Sure why not hike to the airstrip overlook

I had a plan. Maybe not the smartest plan but a plan. I was going to hit the ridge line of the surrounding hills to get an aerial view of the airstrip. No one else had any interest, so this would be a solo run. After climbing the plateau for the view, I worked my way through an arroyo back to a gully that I thought would be climbable. With the threat of rattle snakes I kept my eyes peeled as I climbed the rock wall. The granite rocks were large and solid enough to make for a stair climb without too much concern to falling. Once up the gully I started leaving rock cairns to help guide myself back to the correct descent point.

The path was still up from this point but much more of the effort was finding a path through the patches of cacti and brush trying to spear me with their large spikes. My surprise came in how far it was to the overlook. I kept going, and going, and going thinking it must be close. Clearly the hills curve away from the bay but finally after over an hour I found a decent view point. Snapped a picture and continued on another ten minutes to a better spot.

Now the fun begins, finding my way back… Still keeping an eye for rattlesnakes I failed to think about spiders and holy shit did I go through a massive web. In the process for extracting myself I managed to get speared by some sort of plant and my arm immediately had a reaction. But thankfully no spider bites. Note to self, slow down and be careful. This area has coyotes, whose howling kept Shalise up the previous night, and I stumbled on one. At first he jogged away but then stopped and watched me Yelling and waving my arms did nothing to scare him. So a wide berth was given with a large rock in my hand. Working my way to a view point of the anchorage I had a couple more slip ups where rocks became dislodged and I stumbled. Each time thinking, slow down…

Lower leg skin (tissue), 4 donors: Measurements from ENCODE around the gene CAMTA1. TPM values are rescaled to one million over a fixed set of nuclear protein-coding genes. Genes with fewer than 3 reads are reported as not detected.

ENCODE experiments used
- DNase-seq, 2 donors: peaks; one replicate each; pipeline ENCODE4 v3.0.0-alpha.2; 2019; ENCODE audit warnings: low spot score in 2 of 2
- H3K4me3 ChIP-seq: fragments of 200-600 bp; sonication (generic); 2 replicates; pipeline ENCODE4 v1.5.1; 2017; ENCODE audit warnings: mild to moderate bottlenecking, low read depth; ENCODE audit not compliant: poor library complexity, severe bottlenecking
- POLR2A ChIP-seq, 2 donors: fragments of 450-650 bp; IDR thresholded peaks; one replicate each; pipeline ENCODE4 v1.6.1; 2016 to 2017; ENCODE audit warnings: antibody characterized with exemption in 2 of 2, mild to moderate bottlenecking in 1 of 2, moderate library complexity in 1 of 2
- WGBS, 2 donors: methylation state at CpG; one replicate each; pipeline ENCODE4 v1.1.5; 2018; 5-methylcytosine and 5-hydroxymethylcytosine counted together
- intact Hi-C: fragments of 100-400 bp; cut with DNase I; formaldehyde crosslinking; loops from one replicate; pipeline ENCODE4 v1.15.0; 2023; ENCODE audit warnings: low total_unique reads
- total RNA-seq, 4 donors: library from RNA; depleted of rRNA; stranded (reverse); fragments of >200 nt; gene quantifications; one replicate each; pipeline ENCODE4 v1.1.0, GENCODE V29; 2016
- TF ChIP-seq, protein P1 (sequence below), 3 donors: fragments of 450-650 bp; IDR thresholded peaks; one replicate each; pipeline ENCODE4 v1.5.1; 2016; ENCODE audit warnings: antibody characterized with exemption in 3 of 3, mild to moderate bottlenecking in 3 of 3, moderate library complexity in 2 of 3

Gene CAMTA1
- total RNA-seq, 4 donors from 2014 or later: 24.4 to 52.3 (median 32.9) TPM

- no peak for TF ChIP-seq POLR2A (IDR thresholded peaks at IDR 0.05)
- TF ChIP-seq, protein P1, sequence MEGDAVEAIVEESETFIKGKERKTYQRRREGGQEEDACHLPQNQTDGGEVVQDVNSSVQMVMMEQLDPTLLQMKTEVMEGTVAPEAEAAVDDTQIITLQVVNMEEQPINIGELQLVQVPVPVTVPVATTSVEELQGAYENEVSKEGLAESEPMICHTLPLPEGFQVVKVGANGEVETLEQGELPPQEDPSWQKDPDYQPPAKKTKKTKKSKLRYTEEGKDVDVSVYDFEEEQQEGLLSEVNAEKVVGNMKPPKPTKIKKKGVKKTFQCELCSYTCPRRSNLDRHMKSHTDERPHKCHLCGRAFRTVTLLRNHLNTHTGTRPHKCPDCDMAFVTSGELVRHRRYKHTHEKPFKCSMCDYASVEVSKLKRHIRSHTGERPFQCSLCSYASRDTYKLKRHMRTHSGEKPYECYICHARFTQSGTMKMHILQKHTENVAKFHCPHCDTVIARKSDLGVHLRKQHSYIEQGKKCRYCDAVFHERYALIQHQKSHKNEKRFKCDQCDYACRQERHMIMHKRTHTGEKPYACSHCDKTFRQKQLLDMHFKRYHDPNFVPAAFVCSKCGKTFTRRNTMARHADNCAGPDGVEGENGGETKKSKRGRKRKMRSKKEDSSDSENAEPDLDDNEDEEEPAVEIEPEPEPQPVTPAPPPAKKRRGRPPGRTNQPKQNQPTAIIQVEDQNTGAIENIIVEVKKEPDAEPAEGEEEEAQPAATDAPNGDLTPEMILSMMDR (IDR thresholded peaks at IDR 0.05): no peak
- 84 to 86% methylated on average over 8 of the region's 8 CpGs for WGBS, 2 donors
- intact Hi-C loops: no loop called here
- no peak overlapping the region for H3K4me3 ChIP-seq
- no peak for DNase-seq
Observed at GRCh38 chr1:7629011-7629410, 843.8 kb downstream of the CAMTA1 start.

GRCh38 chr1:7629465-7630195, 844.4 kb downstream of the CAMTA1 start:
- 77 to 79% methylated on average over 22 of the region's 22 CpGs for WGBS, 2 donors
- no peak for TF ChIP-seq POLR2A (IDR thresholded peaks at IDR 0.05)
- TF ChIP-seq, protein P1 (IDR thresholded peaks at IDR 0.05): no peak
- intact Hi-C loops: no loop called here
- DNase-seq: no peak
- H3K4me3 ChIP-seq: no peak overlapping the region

Finally I made it across to see the anchorage and while starting to climb up a large boulder noticed it was home to hundreds of flying ants. Ugh, not going up there. Drifting back to the gully there were a few more spots to check out the anchorage and I was shocked to pretty much walk straight to one of my cairns which gave me more confidence on my decent. Going down was of course more challenging than up but no rocks slipped out from under me and 160 minutes after my hike began I was back on the beach. Ready to wash off all my scrapes and scratches.

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